We Are Freo - Annette Wiguna
Meet Anette Wiguna. Annette and I have neighbouring studios at The Fremantle Fibonacci Centre. Annette is the quiet artist who can create magic through so many mediums that she constantly inspires me. Her love of experimenting, recycling, using discarded materials is one we always connect over from plants, to rusty tools or our damaged clothing. I am feel blessed to be constantly learning from her from eco dyeing to felting but most of all our chats at the studio on our next projects and life in general are ones I cherish.
Tell us a little about yourself
Originally from Jakarta, Indonesia, I am a multidisciplinary artist specialising in mixed media paintings, felted and naturally dyed textiles. I am very lucky to have an amazing studio space within the Fremantle Fibonacci Centre. When I’m not creating artwork or teaching ecoprint workshops, I help manage a small but very busy photography business with my partner. I love being surrounded by nature, bushwalking, camping, and generally being a wanderer in our extraordinary country.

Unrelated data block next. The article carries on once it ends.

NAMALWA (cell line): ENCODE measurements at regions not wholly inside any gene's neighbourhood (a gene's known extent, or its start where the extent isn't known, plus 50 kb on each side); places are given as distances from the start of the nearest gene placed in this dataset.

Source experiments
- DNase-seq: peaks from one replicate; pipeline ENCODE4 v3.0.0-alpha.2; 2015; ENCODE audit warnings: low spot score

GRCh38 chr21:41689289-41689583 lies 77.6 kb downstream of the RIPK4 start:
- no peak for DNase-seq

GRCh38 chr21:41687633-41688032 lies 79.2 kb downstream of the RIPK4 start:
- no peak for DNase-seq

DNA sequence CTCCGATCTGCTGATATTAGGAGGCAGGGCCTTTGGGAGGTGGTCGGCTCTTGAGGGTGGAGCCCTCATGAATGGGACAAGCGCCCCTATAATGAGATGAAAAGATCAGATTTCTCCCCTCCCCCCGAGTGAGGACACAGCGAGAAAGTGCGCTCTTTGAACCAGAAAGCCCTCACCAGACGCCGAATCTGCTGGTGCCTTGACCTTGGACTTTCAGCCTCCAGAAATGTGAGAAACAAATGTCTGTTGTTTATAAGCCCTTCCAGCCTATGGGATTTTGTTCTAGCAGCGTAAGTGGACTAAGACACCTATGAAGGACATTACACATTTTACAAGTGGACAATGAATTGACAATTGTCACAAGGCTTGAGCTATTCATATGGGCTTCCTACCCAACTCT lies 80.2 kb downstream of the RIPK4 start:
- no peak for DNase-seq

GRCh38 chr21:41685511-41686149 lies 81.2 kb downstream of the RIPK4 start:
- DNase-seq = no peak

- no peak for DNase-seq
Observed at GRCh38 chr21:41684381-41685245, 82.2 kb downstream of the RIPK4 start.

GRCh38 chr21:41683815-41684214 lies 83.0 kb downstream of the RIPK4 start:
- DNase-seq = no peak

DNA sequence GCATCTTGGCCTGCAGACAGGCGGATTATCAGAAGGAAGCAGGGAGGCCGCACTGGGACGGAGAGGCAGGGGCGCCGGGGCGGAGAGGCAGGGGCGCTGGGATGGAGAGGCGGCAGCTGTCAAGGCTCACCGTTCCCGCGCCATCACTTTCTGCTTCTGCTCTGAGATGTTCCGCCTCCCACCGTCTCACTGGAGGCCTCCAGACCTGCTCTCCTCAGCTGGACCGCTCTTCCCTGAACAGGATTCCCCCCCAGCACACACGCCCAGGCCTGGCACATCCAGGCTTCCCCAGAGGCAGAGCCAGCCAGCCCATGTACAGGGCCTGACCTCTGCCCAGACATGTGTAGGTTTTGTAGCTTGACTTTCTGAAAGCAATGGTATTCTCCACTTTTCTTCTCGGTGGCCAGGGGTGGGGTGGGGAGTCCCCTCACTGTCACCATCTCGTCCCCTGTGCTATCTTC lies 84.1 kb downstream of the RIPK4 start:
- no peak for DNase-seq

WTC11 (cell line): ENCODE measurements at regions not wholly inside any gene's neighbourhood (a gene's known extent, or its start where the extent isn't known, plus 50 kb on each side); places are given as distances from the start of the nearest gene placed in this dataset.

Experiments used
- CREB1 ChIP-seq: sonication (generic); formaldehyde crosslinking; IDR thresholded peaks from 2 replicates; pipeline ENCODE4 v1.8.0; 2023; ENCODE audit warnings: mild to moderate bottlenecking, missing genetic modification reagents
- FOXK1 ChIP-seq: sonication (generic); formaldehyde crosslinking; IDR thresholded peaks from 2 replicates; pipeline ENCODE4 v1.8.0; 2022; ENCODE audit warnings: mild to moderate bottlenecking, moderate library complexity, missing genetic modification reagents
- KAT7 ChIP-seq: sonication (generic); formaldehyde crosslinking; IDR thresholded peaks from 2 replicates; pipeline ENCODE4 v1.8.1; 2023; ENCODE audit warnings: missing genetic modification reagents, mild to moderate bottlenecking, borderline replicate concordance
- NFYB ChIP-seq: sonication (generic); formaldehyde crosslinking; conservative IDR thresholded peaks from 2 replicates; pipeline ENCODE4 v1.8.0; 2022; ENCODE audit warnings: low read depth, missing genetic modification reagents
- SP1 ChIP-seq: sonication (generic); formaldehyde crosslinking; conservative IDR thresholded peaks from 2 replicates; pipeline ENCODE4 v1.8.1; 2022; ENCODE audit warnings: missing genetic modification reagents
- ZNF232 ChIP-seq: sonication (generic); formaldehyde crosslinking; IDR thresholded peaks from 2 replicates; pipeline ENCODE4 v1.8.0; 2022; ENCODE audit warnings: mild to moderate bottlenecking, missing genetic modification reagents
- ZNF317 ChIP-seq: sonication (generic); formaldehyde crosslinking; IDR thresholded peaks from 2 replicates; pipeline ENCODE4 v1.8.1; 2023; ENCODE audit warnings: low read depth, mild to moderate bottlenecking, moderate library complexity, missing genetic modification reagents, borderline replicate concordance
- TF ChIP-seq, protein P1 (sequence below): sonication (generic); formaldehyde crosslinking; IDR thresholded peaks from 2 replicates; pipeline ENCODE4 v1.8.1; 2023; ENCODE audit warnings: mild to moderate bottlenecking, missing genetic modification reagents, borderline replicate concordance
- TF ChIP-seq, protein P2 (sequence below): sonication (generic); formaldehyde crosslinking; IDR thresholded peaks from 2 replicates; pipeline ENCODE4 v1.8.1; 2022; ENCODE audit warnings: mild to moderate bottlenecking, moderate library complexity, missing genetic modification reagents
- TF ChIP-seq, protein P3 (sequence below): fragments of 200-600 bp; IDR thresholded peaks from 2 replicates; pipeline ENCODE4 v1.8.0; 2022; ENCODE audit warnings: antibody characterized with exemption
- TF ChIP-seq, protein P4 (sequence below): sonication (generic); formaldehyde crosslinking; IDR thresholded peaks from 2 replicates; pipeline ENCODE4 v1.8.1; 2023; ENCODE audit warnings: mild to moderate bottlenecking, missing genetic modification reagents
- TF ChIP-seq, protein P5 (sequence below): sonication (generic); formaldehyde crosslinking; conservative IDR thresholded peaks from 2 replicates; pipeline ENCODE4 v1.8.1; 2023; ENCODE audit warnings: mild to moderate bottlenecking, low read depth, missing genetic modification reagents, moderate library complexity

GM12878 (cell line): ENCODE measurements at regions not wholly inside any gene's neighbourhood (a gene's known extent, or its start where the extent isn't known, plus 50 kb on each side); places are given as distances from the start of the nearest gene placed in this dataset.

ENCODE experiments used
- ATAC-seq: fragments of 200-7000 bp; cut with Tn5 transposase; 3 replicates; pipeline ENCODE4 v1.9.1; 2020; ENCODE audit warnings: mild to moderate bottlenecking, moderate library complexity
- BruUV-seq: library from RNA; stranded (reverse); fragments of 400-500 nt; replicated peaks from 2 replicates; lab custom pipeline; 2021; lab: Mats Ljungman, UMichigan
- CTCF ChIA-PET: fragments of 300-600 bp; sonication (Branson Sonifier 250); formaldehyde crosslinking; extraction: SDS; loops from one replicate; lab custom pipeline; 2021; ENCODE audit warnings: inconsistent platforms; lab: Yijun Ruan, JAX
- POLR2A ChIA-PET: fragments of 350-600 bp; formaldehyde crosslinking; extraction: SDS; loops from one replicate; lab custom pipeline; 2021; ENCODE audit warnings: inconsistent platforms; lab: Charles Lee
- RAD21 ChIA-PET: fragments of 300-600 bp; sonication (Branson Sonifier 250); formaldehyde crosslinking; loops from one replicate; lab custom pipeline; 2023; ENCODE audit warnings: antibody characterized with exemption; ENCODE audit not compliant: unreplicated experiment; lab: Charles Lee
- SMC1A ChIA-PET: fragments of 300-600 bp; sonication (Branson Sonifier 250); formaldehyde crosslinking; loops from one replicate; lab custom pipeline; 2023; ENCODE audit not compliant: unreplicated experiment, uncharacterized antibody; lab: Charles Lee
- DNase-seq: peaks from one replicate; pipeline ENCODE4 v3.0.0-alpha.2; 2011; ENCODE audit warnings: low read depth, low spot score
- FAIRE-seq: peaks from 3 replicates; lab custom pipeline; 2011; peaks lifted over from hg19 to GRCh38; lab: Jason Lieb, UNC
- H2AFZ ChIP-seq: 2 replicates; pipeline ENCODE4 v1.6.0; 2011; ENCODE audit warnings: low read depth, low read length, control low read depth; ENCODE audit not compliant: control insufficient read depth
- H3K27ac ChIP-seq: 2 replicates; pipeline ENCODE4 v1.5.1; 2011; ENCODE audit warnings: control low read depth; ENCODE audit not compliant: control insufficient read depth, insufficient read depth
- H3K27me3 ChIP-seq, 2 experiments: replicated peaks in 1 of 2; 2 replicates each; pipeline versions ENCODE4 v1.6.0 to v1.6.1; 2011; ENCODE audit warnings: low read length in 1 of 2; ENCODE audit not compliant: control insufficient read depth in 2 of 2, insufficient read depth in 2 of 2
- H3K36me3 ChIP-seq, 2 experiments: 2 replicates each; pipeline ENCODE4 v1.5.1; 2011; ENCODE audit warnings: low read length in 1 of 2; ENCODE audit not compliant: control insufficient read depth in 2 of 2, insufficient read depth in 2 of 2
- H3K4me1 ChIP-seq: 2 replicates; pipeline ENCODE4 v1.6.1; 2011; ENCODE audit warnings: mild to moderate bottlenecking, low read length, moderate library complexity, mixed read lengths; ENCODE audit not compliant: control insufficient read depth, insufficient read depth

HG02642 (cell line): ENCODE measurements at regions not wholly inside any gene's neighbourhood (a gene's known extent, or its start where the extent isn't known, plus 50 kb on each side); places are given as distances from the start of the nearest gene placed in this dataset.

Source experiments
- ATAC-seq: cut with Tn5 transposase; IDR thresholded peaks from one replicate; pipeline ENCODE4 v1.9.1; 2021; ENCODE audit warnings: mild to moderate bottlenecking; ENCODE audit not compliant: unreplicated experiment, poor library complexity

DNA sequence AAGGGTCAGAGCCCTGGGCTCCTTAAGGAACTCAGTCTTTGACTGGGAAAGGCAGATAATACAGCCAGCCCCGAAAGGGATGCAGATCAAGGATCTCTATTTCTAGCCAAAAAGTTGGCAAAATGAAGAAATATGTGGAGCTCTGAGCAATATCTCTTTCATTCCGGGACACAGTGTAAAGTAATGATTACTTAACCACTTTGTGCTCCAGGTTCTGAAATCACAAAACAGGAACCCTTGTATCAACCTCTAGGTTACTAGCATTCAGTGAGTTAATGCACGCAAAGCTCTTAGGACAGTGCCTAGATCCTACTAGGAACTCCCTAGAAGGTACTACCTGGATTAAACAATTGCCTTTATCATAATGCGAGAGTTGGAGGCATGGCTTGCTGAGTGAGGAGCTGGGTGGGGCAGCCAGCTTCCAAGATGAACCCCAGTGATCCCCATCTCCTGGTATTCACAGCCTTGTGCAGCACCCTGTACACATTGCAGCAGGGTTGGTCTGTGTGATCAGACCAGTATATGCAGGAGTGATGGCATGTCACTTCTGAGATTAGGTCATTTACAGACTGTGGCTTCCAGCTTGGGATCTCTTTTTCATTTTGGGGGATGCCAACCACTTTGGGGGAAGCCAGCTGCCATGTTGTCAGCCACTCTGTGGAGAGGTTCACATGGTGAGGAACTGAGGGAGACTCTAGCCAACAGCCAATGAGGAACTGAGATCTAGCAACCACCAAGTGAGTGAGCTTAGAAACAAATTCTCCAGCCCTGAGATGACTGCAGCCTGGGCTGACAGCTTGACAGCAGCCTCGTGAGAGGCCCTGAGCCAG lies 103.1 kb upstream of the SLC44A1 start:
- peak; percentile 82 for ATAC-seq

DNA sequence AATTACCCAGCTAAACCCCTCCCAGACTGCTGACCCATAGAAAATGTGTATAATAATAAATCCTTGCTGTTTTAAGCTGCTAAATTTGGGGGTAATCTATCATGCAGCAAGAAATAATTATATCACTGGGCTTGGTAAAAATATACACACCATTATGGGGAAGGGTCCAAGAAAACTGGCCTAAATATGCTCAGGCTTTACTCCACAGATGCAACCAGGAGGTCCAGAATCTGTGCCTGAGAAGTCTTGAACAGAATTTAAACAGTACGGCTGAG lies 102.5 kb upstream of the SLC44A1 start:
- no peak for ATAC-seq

What led you to Fremantle?
As a non-local resident, I tend to view Fremantle as a tourist spot with countless undiscovered gems and, of course, as a very creative hub and unique historical identity. I happened to secure a studio space at the Fibonacci Centre by pure coincidence through Gaelle from the Anjelms Project. One thing led to another and our friendship grew beyond workshop collaborators to building a cohesive creative community which we hope to share with the wider community through this We Are Freo project.
What is the story behind your print?
“Waves, tides, sails, boats, history, community’
These are the words that came to my mind about Fremantle. The tides represent going with the flow, the waves represent the ups and downs of this journey. As a migrant from Java Indonesia, I attempt to illustrate the tides and waves as a simple Parang motif (one of the oldest Indonesian batik motifs). They form a continuous circular pattern with triangles (representing sails/sailboats) between the waves.
The circular waves also symbolise the Fibonacci spiral sequence in recognition of the creative community where in my studio is based (Fremantle Fibonacci Centre). Since I began working here two years ago, I realise and appreciate how tight the Fremantle circle is I feel very privileged to be part of this nurturing community.
What are your favourite spots in Fremantle and any tips for visitors or newcomers?
It’s the little hidden bespoke shops and cafes tucked away off the main streets. There are so many of them that I haven’t explored but if I was to spend the whole day in Freo, I would get off the main tourist routes, take the time exploring the alleyways, and explore North, East, and South Fremantle as well.
Photography by @raquelarand.a